Don’t cocoon Zuma, Thuli tells successor
Former public protector warns Mkhwebane to protect the public and not the president as ANC calls for probe into ‘leaked’ interview
Thuli Madonsela has warned the new Public Protector not to allow herself to be the president’s protector amid revelations that she (Madonsela) is the subject of an investigation by that office. Madonsela has been accused of unlawfully “leaking” an audio recording of her interview with President Jacob Zuma – as part of her State of Capture probe – to television broadcaster eNCA. Zuma and the ANC have called for Madonsela’s successor, Busisiwe Mkhwebane, to investigate the matter. On Friday, Zuma told Madonsela in a statement to back off because her term had expired.
An unfazed Madonsela told City Press earlier in the week: “I must say that the presidency should be careful about what it gets the new Public Protector to do. For her own sake, she mustn’t be put in a position where she is seen as the president’s protector. She has a job to do, and I think her job is to protect people. The presidency, and particularly the president, should not make it appear as if she is there to protect the president.”
She said it was well within her powers as the former holder of the position to make the interview public – which was in response to Zuma’s claims that he was not afforded an opportunity to defend himself against the allegations contained in the final state capture report.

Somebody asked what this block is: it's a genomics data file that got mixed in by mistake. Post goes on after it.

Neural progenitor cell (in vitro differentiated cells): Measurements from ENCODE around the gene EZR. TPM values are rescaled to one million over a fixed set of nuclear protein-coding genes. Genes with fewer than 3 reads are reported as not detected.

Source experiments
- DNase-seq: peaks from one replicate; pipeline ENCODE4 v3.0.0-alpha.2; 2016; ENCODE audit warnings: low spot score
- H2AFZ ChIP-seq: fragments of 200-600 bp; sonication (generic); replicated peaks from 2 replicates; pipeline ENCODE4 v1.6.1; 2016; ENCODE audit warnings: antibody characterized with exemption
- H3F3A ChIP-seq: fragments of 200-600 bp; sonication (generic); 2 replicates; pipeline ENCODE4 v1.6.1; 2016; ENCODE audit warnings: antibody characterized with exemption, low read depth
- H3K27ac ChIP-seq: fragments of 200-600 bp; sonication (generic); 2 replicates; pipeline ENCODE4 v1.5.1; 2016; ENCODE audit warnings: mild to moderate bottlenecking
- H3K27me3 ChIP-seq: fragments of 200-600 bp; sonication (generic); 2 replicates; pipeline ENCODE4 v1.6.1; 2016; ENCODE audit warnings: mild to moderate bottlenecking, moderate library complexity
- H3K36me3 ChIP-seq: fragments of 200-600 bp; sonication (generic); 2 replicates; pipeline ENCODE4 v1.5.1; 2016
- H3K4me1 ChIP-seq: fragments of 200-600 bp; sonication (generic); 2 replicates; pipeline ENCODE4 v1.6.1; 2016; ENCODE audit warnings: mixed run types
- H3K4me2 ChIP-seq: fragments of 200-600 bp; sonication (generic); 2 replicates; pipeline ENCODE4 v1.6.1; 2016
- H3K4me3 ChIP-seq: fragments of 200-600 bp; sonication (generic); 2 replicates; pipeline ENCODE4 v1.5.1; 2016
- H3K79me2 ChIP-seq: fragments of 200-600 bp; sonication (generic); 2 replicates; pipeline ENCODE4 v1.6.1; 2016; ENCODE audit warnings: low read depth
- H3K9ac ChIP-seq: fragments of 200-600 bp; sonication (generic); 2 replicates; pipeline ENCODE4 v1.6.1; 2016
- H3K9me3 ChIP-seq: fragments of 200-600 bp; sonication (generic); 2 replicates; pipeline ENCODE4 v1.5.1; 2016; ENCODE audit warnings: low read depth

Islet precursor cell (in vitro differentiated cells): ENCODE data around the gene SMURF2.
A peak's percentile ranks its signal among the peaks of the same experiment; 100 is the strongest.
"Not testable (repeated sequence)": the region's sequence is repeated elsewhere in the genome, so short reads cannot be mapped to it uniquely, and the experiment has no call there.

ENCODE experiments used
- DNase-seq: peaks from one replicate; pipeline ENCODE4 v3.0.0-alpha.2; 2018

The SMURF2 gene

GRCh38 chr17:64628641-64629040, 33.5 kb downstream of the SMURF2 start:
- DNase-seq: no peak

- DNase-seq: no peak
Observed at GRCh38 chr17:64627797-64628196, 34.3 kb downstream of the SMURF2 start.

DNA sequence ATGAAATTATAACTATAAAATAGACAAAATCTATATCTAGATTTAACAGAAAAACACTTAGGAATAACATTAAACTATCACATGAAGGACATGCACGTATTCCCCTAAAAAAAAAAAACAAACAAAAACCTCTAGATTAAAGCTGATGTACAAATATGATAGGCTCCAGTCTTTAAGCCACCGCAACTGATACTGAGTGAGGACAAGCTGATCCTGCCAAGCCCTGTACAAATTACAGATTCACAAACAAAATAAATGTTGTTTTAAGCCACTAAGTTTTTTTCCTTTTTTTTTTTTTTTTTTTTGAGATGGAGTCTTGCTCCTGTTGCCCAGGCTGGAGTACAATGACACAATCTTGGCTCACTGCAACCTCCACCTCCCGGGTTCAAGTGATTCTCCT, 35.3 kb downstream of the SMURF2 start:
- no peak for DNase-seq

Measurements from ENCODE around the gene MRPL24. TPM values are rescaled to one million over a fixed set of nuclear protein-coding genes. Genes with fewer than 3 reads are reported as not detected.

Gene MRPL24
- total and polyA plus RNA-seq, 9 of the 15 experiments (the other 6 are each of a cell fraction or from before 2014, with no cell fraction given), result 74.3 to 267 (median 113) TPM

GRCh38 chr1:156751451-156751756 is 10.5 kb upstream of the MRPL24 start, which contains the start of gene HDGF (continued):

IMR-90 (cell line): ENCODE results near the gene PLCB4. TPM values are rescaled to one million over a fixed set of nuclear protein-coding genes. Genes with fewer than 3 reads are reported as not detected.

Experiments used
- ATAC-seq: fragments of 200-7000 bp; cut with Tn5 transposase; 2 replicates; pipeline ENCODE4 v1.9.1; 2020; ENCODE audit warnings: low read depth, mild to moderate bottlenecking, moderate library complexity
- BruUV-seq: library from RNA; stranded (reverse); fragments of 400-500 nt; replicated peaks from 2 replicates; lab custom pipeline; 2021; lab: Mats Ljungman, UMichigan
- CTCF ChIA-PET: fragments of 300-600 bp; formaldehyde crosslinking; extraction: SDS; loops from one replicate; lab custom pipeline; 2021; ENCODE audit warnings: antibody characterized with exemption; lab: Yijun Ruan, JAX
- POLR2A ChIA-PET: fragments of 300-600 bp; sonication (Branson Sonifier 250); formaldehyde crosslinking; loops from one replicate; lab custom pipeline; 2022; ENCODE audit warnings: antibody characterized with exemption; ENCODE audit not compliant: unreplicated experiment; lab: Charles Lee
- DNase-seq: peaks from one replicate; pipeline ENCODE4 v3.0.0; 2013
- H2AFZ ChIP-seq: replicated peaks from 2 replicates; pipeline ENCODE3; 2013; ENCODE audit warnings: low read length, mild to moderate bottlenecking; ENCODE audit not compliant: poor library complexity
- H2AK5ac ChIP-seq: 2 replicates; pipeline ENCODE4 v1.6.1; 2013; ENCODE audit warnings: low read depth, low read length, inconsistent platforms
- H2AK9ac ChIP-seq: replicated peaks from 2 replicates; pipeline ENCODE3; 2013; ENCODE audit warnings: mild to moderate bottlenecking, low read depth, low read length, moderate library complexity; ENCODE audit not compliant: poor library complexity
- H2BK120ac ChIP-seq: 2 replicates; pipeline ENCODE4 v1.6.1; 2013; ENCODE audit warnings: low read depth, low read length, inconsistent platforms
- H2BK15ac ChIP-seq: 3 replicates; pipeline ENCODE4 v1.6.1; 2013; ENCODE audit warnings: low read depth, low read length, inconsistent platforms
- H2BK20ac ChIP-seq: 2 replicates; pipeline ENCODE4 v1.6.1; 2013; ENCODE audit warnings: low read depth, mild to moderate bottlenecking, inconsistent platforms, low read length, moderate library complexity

“I don’t know about any law that is against what I did, but I will establish that from the new Public Protector. For me, when I was Public Protector, I was free to do whatever I considered proper,” she said. “I did not want to issue a media statement where I say somebody is lying or this one is telling the truth. “The idea was; here is the transcript, have the audio, let the people decide. Is the president justified in saying he wasn’t given an opportunity? The way I see it, [the released interview] helped both me and the president to state our case[s], because the audio speaks for the both of us. Let the people be the judge,” Madonsela said. Public Protector spokesperson Kgalalelo Masibi said Mkhwebane had issued a strict directive that no further public comments should be made on the matter. In terms of the law, only the Public Protector has powers to determine what investigative information goes public. In the statement issued by the president, Zuma expressed his concern about Madonsela’s release of the audio. “This conduct has serious implications with regards to ethics, confidentiality and the protection of information gathered during investigations by the office of the Public Protector. It is also not clear why Advocate Madonsela decided to leak only the audio recordings of the discussion with the president, despite the fact that she had interviewed several witnesses,” Zuma commented. The ANC this week accepted Madonsela’s remedial findings for a judicial inquiry into state capture. However, ANC secretary-general Gwede Mantashe warned that “constitutional prescripts” must be observed. He was referring to Madonsela’s stipulation that Chief Justice Mogoeng Mogoeng must appoint the judge who will head up the commission of inquiry. Madonsela said the ANC had interpreted the Constitution in a different way than she had. “The interpretation that I used is informed by an understanding that there is a difference between ‘appoint’ and ‘select’. And I was very careful there, [in] that I left the power of the president to appoint a commission; and I controlled the selection part. You will know that the Constitution says nothing about how the selection process should be done, meaning it is open to be done in any way whatsoever,” she said. “The interpretation that I have used, is consistent with the appointment of the Public Protector. The Public Protector is selected by Parliament, but appointed by the president. It is therefore not true that if the selection is not done by someone else, then your power to appoint has been taken away.” While Madonsela stated in her report that the commission of inquiry be set up within 30 days from the release of the report, the process could be delayed by anyone seeking review of the report. The president is yet to make a pronouncement on whether or not he will seek review. Mineral Resources Minister Mosebenzi Zwane indicated last week that he would seek a review. Madonsela said those aggrieved should push for a speedy start to the commission and not have a review. “If I [were someone who] knew in my heart that I did nothing wrong, I honestly would want a commission of inquiry to clear my name,” she said.
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